Send to

Choose Destination
Adv Nutr. 2017 Jan 17;8(1):146S-154S. doi: 10.3945/an.115.011536. Print 2017 Jan.

Associations between Yogurt Consumption and Weight Gain and Risk of Obesity and Metabolic Syndrome: A Systematic Review.

Author information

Department of Preventive Medicine and Public Health, University of Navarra, Pamplona, Spain;
Navarra's Health Research Institute (IDISNA), Pamplona, Spain.
Biomedical Research Network on Physiopathology of Obesity and Nutrition (CIBERobn), Carlos III Institute of Health, Madrid, Spain.
Navarra Health Service, Pamplona, Spain; and.
Department of Preventive Medicine and Public Health, University of Navarra, Pamplona, Spain.
Department of Nutrition, Harvard TH Chan School of Public Health, Boston, MA.


The role of yogurt consumption in the risk of developing overweight, obesity, or metabolic syndrome has been the subject of epidemiologic studies over the last 10 y. A comprehensive literature search on MEDLINE and ISI Web of Knowledge from 1966 through June 2016 was conducted to examine the relation between yogurt consumption and weight gain, as well as the risk of overweight, obesity, or metabolic syndrome, in prospective cohort studies. Ten articles met all the inclusion criteria and were included in our systematic review. Of the 10 cohort studies, 3 analyzed the relation between yogurt consumption and the risk of overweight or obesity, 8 analyzed changes in waist circumference or weight changes, 3 studied the association with the risk of developing metabolic syndrome, and 1 studied the probability of abdominal obesity reversion. Although an inverse association between yogurt consumption and the risk of developing overweight or obesity was not fully consistent or always statistically significant, all studies but one showed in their point estimates inverse associations between yogurt consumption and changes in waist circumference, changes in weight, risk of overweight or obesity, and risk of metabolic syndrome during follow-up, although not all estimates were statistically significant (2 studies). Prospective cohort studies consistently suggested that yogurt consumption may contribute to a reduction in adiposity indexes and the risk of metabolic syndrome. Therefore, there is a need for more prospective studies and high-quality randomized clinical trials to confirm this apparent inverse association.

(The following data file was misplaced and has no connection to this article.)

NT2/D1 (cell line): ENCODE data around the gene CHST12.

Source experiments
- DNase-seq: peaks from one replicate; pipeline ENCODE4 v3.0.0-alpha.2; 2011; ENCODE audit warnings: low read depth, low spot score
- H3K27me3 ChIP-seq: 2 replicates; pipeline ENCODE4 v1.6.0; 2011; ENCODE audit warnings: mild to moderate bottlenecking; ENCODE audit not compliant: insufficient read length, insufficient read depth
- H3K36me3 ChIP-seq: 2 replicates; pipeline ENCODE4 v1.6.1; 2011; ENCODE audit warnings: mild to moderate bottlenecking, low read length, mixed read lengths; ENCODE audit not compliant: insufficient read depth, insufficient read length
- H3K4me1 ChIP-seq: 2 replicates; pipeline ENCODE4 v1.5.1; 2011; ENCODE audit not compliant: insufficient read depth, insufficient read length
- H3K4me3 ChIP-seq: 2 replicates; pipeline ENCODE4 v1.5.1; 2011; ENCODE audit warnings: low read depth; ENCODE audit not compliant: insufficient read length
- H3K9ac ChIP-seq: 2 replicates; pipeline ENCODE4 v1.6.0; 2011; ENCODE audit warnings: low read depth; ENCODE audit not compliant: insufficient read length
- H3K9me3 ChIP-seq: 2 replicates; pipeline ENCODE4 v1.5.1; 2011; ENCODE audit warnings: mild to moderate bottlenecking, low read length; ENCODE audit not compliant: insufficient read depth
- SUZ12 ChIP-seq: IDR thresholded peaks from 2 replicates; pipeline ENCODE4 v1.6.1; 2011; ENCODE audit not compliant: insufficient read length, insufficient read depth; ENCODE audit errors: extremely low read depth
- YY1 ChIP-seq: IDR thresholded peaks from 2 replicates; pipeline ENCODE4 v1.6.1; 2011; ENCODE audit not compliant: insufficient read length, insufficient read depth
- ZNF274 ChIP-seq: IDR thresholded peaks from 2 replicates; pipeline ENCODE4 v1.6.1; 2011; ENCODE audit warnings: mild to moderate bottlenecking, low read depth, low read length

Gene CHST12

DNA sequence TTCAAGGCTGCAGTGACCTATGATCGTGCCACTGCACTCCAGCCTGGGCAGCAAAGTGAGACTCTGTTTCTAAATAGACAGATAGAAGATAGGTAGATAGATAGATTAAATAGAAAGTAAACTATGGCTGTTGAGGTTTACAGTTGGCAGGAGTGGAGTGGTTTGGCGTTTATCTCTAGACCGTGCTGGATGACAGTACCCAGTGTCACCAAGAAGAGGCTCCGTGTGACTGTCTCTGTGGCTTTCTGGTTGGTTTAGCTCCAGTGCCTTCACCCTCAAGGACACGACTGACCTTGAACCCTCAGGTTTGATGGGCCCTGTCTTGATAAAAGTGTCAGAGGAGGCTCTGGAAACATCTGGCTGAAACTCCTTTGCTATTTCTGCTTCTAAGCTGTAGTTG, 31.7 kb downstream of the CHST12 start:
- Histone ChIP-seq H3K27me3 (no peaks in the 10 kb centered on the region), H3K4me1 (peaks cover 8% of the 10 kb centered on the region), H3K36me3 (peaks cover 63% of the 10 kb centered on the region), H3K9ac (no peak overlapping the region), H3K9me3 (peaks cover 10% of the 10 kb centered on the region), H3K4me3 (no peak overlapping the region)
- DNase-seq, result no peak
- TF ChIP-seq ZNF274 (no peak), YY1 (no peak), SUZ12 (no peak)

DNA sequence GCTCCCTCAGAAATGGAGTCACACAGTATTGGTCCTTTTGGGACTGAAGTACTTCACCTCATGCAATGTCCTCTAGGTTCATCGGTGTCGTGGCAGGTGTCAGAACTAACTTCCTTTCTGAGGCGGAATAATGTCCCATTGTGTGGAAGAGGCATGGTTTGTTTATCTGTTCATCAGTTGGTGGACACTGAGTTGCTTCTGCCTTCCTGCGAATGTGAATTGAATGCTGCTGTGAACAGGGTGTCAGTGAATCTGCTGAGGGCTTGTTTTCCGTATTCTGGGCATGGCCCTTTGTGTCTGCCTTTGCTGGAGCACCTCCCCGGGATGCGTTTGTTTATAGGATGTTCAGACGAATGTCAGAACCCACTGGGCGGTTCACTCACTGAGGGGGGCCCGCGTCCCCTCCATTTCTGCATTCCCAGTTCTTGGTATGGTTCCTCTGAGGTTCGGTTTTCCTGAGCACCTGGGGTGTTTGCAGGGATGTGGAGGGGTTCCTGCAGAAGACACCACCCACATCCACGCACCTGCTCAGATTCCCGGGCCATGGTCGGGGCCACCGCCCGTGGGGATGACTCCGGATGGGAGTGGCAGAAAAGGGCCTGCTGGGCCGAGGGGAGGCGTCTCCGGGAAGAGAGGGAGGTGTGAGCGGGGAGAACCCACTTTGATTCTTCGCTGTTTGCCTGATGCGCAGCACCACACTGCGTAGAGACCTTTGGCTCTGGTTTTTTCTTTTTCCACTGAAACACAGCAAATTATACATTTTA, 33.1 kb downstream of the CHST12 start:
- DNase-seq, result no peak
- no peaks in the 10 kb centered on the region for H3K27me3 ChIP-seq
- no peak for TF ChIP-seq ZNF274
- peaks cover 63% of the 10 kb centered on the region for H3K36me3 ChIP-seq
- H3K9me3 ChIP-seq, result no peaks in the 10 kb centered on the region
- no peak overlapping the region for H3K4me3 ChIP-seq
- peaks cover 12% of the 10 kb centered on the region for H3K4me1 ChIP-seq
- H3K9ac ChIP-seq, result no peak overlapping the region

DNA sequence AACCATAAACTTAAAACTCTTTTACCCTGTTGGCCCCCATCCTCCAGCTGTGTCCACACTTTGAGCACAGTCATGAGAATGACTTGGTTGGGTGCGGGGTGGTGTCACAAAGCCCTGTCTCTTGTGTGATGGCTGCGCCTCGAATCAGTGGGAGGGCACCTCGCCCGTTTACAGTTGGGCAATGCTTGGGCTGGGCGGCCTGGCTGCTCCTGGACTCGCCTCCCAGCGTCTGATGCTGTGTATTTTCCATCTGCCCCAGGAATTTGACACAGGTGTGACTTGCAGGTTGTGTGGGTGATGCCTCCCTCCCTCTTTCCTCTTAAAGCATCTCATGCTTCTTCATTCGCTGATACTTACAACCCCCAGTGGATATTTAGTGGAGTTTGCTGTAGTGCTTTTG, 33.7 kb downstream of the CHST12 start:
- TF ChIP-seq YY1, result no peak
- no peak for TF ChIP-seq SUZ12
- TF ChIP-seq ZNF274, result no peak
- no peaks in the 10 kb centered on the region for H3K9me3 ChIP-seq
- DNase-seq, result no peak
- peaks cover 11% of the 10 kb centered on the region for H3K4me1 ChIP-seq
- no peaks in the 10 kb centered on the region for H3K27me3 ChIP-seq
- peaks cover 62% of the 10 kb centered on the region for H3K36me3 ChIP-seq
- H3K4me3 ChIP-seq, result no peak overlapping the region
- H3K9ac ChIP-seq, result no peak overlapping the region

functional foods; metabolic syndrome; obesity; probiotics; waist circumference

[Indexed for MEDLINE]
Free PMC Article

Supplemental Content

Full text links

Icon for Silverchair Information Systems Icon for PubMed Central
Loading ...
Support Center